Looks Like a New Project Coming Up

17 06 2012

So this is a little different subject.

In my life away from Agile software development, one of the things I do is play the electric bass.  Not particularly well, but it’s something I enjoy.  My favorite bass has six strings and no frets.

Since I’m a computer geek, though, I’ve been playing around with MIDI for years.

So for quite some time, I’ve been developing a blue-sky fantasy about a fretless stringed MIDI controller–that is, something that would have a user interface similar to that of a fretless bass (but better, because it wouldn’t have to tolerate certain physical realities that actual fretless basses do) and would allow the player to control a synthesizer.

One thing that any MIDI controller must be able to do is determine what pitch the user wishes it to direct the synth to play.  I’ve been able to find two different methods by which this is done by existing guitar-shaped MIDI controllers (EGSMCs).

The most common way is to use a real electric guitar with real guitar strings and a real pickup feeding a real note into an analog-to-digital converter and running a pitch-extraction algorithm on the resulting stream of samples. I don’t like this way because of the unavoidable inherent latency.  You have to identify the attack transient and wait for it to pass; then you have to identify at least two clean cycles of the actual note after it has begun to ring; then you have to do a Fourier transform to find the fundamental frequency; then you have to convert it into (at least) a three-byte MIDI message; then you have to transmit it over a serial link at just over 3000BPS; then the synthesizer has to initiate the note.  Even with a lot of processing power, that can be 50-60ms of latency or even more, especially with low-frequency notes.  It’s hard to play decent music when you have to wait that long after playing a note before hearing it.

The other way I’ve seen is to use a series of switches, one for each fret/string combination, that the player depresses in much the same way he’d press a string against a fret on a real instrument.  This provides considerably less latency, because the entire pitch-extraction computation is eliminated; but it doesn’t lend itself to fretlessness.

I’d like to see a MIDI controller that determined which MIDI note number it would send exclusively  by position rather than pitch, like the discrete-switch solution, but in which the position measurement would be continuous rather than discrete, so that if you wanted to you could send MIDI pitch-wheel messages as well as note-on messages.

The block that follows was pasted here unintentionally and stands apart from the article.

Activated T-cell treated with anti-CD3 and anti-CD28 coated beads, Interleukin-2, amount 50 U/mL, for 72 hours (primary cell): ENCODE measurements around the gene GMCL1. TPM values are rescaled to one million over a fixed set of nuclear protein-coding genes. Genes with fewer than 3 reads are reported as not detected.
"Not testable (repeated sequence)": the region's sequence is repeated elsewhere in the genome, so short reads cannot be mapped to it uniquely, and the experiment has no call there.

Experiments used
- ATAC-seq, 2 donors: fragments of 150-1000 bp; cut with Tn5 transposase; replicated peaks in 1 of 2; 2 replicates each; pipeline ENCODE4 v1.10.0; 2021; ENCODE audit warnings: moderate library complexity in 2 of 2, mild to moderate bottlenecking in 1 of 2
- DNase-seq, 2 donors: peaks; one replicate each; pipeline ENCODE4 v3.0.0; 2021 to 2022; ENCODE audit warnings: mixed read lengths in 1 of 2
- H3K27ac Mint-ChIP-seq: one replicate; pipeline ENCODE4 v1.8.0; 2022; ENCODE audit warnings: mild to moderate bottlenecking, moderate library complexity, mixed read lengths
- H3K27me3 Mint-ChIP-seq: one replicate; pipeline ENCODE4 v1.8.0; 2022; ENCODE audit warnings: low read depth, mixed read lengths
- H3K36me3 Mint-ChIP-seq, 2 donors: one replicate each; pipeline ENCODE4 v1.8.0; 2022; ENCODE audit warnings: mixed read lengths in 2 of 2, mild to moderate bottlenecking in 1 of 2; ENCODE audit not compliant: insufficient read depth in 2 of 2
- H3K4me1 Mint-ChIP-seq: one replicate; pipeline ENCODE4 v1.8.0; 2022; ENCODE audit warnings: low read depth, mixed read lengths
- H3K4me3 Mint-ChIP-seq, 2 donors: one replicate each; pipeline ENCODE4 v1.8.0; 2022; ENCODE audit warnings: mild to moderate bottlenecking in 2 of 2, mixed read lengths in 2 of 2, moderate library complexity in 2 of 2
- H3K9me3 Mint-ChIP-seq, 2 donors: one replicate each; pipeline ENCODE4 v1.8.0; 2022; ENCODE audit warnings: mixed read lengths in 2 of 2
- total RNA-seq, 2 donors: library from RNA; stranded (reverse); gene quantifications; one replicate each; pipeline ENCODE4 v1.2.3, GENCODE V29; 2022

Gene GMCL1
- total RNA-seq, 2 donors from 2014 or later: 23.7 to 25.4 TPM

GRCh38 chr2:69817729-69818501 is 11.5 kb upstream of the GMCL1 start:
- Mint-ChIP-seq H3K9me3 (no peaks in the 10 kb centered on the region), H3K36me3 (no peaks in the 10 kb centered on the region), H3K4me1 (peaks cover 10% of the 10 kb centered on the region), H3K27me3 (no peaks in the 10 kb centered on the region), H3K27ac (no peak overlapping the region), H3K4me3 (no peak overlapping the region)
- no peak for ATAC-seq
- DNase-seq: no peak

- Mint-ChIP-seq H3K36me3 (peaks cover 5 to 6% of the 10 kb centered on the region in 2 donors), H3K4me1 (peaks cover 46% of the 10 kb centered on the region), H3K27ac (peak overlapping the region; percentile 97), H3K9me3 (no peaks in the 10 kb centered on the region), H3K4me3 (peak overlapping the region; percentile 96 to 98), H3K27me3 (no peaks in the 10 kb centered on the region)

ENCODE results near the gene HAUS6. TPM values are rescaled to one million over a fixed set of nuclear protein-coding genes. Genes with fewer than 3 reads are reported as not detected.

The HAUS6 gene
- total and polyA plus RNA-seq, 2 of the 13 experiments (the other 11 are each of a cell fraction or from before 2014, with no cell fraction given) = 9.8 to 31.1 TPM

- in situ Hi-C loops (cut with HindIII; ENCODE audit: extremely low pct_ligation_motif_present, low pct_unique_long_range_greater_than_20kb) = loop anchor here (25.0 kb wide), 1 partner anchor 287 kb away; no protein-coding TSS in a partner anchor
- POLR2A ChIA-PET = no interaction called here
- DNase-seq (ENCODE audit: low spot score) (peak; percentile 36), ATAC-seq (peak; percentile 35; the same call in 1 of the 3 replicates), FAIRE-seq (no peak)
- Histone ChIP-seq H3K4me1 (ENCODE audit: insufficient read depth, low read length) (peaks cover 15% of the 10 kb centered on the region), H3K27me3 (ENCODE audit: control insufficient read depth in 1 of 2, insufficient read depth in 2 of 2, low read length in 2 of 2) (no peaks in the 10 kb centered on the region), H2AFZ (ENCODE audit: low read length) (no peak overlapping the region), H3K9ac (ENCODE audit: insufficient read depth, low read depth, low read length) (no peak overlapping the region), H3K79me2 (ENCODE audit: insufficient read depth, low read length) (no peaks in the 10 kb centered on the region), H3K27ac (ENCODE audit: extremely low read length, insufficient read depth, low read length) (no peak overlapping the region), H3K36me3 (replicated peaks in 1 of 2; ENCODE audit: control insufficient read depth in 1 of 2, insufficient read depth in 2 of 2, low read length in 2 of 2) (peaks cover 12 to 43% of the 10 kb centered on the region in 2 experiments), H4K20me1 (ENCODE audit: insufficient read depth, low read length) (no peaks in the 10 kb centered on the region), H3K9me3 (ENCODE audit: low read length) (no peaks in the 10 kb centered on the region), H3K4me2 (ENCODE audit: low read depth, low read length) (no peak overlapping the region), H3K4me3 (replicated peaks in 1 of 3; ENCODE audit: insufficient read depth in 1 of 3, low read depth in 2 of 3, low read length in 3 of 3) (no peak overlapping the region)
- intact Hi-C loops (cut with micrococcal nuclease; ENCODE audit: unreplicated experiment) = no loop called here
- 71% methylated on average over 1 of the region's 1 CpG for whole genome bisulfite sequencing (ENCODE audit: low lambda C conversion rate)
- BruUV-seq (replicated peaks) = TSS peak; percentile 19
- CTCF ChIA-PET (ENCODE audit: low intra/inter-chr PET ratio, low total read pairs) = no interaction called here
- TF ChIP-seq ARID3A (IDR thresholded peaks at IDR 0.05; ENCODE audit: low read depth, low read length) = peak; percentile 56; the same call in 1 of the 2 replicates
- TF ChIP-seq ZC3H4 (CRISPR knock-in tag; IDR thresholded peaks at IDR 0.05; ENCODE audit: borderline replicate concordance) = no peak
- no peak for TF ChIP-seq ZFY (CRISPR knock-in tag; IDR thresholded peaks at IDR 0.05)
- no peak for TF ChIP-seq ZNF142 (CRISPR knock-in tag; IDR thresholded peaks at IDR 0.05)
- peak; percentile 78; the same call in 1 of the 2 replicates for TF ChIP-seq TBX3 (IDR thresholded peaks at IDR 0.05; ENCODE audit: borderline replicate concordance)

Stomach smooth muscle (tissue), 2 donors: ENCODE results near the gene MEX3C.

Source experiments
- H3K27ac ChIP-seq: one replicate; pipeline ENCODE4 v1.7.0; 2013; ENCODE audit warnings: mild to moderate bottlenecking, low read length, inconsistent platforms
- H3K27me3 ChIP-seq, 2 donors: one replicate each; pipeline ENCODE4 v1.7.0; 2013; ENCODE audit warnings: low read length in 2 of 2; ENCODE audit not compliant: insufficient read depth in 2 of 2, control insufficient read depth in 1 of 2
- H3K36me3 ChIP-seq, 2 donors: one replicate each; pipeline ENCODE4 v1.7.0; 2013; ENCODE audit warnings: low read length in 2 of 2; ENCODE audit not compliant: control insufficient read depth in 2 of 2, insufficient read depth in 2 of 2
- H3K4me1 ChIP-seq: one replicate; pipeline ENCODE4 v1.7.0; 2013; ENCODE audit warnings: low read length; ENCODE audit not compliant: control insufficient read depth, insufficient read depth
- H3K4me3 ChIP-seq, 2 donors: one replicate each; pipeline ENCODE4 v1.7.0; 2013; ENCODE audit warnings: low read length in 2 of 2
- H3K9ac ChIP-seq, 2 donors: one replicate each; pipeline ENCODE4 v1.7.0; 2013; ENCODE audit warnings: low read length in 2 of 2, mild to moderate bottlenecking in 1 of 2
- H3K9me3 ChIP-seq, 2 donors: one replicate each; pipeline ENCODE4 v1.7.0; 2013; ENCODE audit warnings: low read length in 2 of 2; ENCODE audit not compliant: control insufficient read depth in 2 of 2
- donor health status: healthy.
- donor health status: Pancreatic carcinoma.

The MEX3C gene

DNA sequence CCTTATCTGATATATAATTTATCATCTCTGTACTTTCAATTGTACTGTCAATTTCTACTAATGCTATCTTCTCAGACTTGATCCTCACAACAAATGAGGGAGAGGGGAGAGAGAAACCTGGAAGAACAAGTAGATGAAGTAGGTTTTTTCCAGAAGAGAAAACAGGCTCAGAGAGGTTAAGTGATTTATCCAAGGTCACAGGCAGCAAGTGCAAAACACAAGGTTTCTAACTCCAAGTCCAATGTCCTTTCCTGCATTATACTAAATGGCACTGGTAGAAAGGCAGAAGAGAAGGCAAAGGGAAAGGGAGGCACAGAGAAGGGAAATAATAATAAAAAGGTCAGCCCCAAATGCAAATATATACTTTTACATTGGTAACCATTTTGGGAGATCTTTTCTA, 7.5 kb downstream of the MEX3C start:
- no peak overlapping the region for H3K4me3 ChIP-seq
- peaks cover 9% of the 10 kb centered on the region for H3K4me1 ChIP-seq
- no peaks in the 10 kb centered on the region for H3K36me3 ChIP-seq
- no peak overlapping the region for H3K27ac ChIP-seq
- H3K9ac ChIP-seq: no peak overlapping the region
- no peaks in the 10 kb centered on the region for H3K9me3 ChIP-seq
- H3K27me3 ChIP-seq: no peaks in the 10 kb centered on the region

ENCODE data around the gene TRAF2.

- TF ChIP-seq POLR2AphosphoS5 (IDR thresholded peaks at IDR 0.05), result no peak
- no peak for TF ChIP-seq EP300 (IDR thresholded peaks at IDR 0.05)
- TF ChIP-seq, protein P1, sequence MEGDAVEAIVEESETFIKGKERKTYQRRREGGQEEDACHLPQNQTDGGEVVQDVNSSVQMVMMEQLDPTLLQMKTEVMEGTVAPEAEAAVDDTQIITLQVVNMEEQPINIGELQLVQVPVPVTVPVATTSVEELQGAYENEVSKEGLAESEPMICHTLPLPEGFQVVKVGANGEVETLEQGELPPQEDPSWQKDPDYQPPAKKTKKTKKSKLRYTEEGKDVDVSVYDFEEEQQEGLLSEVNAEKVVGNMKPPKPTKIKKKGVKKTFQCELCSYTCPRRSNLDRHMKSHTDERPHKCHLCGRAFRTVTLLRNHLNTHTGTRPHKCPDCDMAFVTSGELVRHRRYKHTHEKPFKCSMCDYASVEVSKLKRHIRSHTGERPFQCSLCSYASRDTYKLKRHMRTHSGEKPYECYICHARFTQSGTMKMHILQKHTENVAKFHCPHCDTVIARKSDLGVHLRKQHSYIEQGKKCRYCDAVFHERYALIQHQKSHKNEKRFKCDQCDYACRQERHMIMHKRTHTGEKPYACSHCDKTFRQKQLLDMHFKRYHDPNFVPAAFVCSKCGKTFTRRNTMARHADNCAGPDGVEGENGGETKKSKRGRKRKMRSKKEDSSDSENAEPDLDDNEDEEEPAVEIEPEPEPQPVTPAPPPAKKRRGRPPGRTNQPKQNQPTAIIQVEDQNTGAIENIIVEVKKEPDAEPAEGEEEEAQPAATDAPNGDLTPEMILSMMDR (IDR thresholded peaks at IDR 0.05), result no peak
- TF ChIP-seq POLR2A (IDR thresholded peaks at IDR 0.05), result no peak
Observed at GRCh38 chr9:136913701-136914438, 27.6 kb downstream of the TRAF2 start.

If you could do this, one of the coolnesses that would result would be that note spacing would be entirely soft.

On a real stringed instrument, the note positions, whether fretted or not, are significantly further apart near the head (the small end of the guitar that usually has the tuning keys on it) than they are near the bridge.  This has two tradeoff effects, at least for a fretless instrument.  First, playing quickly is more difficult near the head, because one’s fingers have to span a much larger physical distance, meaning more hand movement.  Second, playing with good intonation (that is, in tune) is more difficult near the bridge, where a half-step interval might be less than half an inch wide, making the positional tolerances very small.

Also on a real stringed instrument, the available pitch range is determined in a minor way by the number of strings, but in a major way by the length of the fingerboard in relation to the strings.  Is the fingerboard half the length of the strings?  Then you can play an octave on each string.  Three-quarters the length of the strings?  Then you can play two octaves.  Want three octaves?  Then you need seven-eighths of the string length underlaid by fingerboard, meaning that the notes are extremely close together for that last octave, and there is very little room between the end of the fingerboard and the bridge for pickup electronics, and usually the body of the instrument has to be mutilated to allow the player’s hand to get to that last octave.  Four octaves?  Forget it.

On a MIDI controller that depended on position rather than pitch to determine note number, you could:

  • define whatever length of fingerboard you had to hold whatever number of notes you wanted it to;
  • space those notes however you wanted, with no regard for the physics of a vibrating string; and
  • map position to note number in whatever way you liked–specifically, you could round a fingered position up to the next note, the way a fret does, if you wanted to simulate frets.

You could make different definitions for each string, if you wanted, enabling simulation of a five-string banjo with its fifth short string.  You could do diatonic quantization, like a mountain dulcimer, where the frets are irregularly spaced to prevent playing non-scale notes.  You could space the notes uniformly from one end to the other, so finger spacing was always the same.  You could make some of the strings “fretted” and not the others, or you could make some or all of the strings “fretted” in some places and not in others.

You could set up several of these different arrangements and impose them successively in the course of a single song, if you wanted to, with simple MIDI program-change messages.

So being able to sense continuous position admits a host of wonderful possibilities; but how do we sense it?

Well, I’ve been thinking about that.

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